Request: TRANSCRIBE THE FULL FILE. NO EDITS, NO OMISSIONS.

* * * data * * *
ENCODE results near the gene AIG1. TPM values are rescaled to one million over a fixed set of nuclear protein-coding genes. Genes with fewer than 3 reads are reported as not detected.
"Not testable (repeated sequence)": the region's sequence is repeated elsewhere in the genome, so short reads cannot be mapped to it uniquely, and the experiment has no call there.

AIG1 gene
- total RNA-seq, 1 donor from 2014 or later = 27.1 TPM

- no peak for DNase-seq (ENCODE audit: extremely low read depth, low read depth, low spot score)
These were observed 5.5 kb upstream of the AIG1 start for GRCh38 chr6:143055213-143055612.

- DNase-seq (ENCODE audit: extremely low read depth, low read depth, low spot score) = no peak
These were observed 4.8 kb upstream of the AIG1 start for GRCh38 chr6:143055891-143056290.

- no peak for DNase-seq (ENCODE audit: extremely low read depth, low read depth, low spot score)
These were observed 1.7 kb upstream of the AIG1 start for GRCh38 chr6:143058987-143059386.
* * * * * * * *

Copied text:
ENCODE results near the gene AIG1. TPM values are rescaled to one million over a fixed set of nuclear protein-coding genes. Genes with fewer than 3 reads are reported as not detected.
"Not testable (repeated sequence)": the region's sequence is repeated elsewhere in the genome, so short reads cannot be mapped to it uniquely, and the experiment has no call there.

AIG1 gene
- total RNA-seq, 1 donor from 2014 or later = 27.1 TPM

- no peak for DNase-seq (ENCODE audit: extremely low read depth, low read depth, low spot score)
These were observed 5.5 kb upstream of the AIG1 start for GRCh38 chr6:143055213-143055612.

- DNase-seq (ENCODE audit: extremely low read depth, low read depth, low spot score) = no peak
These were observed 4.8 kb upstream of the AIG1 start for GRCh38 chr6:143055891-143056290.

- no peak for DNase-seq (ENCODE audit: extremely low read depth, low read depth, low spot score)
These were observed 1.7 kb upstream of the AIG1 start for GRCh38 chr6:143058987-143059386.